Launching a VR Retail Program Isn’t Nearly as Hard as You Think

We love talking with prospective and new clients about our virtual technology platform, ShopperMX.  Everyone gets the “wow” factor—the ability to jump into a retail store from anywhere and the high ROI potential is all exciting. There’s no denying the benefits, and we get a lot of enthusiastic head nods. But, when it comes to implementing an enterprise virtual program, these same prospective clients can quickly go quiet.


We understand the hesitation. We’re talking about a transformational approach to category, insights and sales and getting started can be overwhelming.


The good news is it’s not nearly as daunting as it might first seem. We love helping companies make this transformation, so we’ll share our process here in hopes that it helps you take that first step. It’s a plan you can follow at any pace that is right for your company.


Set your goals

What is your objective? What are the key strategies? How will you measure success? 


*Pro Tip – Align with an executive sponsor who can help be the voice for organizational change


Map out use cases – Where do you want to use VR?

There are a few areas you can think about:


  • Category Visualization & Planning
  • Shopper Insights
  • Collaboration and Presentation
  • Sales and Field Support
  • Training and Development

*Pro Tip: Its okay to start with just 1 of these areas – and probably a good idea!


Pick a pilot project

Depending on your project, this can be done over the course of a few weeks or a few months.


  • Learn the steps associated with visualization and testing in VR
  • Get a win that can be shared internally to demonstrate the value

Determine user license needs

We typically group users based on their support in one or more of the following:


  • Insights or Research Projects
  • Customer Presentations
  • Retailer Collaboration
  • Content Set-up and User Management
  • Employee Training and Development

Determine how many users you need in each area to support the needs of the business.


*Pro Tip: You’ll need to establish “Power users” – people who can be on-going champions within your user group – bring them into the journey early.


Assess content

Evaluate your existing product image library – this is the starting place for how you’ll create 3D models for products on the shelf and in displays.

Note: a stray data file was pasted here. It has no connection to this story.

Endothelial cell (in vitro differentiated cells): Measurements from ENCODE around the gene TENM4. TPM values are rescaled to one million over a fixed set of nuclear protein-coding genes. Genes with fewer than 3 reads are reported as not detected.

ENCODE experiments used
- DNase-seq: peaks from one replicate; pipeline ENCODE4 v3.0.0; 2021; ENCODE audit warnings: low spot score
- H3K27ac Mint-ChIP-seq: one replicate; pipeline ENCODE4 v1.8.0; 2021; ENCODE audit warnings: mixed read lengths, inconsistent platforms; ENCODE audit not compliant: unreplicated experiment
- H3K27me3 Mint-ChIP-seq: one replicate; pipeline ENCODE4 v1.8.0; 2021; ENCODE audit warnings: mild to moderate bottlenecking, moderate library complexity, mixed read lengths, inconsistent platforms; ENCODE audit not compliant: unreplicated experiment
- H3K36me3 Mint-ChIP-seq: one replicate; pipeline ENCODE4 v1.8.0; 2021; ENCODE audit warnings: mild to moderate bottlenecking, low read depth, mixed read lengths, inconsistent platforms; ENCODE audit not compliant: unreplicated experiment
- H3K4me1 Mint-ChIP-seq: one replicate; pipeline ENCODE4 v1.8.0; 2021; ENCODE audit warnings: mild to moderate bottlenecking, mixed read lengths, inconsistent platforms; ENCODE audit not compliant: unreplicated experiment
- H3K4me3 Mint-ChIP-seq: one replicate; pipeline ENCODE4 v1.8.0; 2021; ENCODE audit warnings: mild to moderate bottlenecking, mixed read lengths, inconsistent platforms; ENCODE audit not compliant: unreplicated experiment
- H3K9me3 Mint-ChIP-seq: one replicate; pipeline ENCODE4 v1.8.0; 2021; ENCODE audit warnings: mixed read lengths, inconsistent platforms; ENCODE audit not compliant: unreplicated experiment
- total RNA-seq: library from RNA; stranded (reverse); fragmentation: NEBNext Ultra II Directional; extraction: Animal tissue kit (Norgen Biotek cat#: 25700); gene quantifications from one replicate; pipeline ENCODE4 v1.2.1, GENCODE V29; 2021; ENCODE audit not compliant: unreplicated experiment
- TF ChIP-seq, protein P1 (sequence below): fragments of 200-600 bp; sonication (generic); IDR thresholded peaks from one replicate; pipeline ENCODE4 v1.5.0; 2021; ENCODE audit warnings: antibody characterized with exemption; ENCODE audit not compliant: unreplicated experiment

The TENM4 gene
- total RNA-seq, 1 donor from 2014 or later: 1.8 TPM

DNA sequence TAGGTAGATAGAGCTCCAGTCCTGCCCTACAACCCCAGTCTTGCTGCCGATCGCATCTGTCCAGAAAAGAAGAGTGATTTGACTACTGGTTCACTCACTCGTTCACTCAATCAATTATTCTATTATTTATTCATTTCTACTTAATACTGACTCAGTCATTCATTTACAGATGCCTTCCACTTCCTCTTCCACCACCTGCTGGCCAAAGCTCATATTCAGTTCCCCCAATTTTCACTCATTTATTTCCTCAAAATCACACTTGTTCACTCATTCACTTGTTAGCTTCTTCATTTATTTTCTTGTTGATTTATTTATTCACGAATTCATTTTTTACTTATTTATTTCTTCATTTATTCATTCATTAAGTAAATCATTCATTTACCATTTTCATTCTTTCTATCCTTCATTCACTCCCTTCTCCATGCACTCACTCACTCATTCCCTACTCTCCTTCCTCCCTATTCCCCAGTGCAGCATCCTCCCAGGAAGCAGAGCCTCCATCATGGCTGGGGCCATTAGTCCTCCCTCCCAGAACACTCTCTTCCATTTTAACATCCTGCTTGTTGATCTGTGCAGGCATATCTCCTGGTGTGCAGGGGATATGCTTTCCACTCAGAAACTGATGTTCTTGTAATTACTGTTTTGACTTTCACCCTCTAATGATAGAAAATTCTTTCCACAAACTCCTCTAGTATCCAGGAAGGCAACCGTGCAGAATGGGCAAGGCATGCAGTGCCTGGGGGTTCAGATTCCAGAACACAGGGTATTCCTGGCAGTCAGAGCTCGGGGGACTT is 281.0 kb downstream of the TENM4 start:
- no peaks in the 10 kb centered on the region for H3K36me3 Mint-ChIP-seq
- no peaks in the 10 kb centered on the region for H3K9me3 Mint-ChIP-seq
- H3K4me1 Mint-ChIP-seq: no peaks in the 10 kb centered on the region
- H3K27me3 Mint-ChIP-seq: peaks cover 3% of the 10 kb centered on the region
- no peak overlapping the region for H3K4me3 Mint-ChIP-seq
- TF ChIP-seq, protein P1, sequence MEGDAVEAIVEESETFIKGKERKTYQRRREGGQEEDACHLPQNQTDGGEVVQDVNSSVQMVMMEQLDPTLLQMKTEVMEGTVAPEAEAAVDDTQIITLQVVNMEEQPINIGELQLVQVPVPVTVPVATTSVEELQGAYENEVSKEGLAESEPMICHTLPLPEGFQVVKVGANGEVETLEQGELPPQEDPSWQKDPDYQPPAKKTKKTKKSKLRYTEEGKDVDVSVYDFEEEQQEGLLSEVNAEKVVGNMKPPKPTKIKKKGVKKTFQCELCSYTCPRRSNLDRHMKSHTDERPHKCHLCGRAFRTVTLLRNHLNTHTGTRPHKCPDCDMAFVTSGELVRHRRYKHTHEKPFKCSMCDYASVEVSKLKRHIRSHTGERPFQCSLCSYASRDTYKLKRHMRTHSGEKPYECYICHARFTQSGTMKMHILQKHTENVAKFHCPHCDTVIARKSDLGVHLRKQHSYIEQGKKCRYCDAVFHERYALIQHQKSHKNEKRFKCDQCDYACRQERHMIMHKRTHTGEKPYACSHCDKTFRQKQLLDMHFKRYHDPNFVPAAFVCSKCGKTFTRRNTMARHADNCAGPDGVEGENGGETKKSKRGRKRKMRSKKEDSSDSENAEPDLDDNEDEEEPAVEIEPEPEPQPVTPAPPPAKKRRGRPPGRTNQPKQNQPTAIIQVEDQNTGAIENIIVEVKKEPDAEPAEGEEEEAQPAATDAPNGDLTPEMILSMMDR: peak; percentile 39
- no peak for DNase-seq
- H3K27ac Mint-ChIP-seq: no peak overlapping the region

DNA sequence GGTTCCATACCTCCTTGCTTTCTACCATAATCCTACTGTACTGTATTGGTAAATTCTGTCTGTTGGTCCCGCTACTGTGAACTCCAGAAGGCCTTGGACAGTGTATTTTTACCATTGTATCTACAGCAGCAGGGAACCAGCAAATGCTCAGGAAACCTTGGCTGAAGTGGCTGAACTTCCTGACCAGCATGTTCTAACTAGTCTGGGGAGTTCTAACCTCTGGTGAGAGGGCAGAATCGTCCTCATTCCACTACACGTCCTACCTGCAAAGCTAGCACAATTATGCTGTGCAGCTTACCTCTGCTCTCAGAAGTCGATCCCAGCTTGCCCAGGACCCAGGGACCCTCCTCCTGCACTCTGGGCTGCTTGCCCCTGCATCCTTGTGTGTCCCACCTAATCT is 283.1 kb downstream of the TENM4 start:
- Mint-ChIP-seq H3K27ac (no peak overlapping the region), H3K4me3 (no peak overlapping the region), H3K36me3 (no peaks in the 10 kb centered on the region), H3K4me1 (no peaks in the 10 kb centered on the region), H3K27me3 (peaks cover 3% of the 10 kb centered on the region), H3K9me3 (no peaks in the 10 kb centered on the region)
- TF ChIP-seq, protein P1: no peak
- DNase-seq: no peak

• Estimate additional content needs
  • InContext will build anything you need but don’t have on hand
  • Establish cadence for content updates

Training

Time spent in training will expedite the adoption curve. We offer specific trainings to support the unique needs of each user group. Our amazing team is there to not only train, but to “workshop” through those first few projects until you’re running at 100%.


Create best practice workflows

The best workflows are the ones we learn from you! They are often specific to each company, reflective of the number of users, size of company and existing resources—but we’re happy to share our ideas.


The workflows also help ease future internal transition with the inevitable turn-overs and changes in position, but also help supporting teams learn the new plan.


*Pro Tip: Build these workflows into the job descriptions for relevant roles.  Then it becomes truly ingrained in your teams process.


Develop a learning plan

Insights is central to most of our clients use of VR, and learning plans help us tie the research and visualization into your most pressing business issues.


  • These are typically built annually
  • We’ll work iteratively off the plans through the course of a year

Review, assess, improve

We’ll work with you to build an annual ROI based on the initial success measures agreed.


  • Maintain those established use cases.
  • Identify additional areas of your business that can benefit from VR support
  • Repeat

Keeping these steps in mind and gaining a better understanding of the process helps alleviate any uncertainty when it comes to adopting a virtual program for your team. Plus, you’ll be well on your way to saving time, money and reducing the risks of changes that don’t work out. Innovation at its best.  

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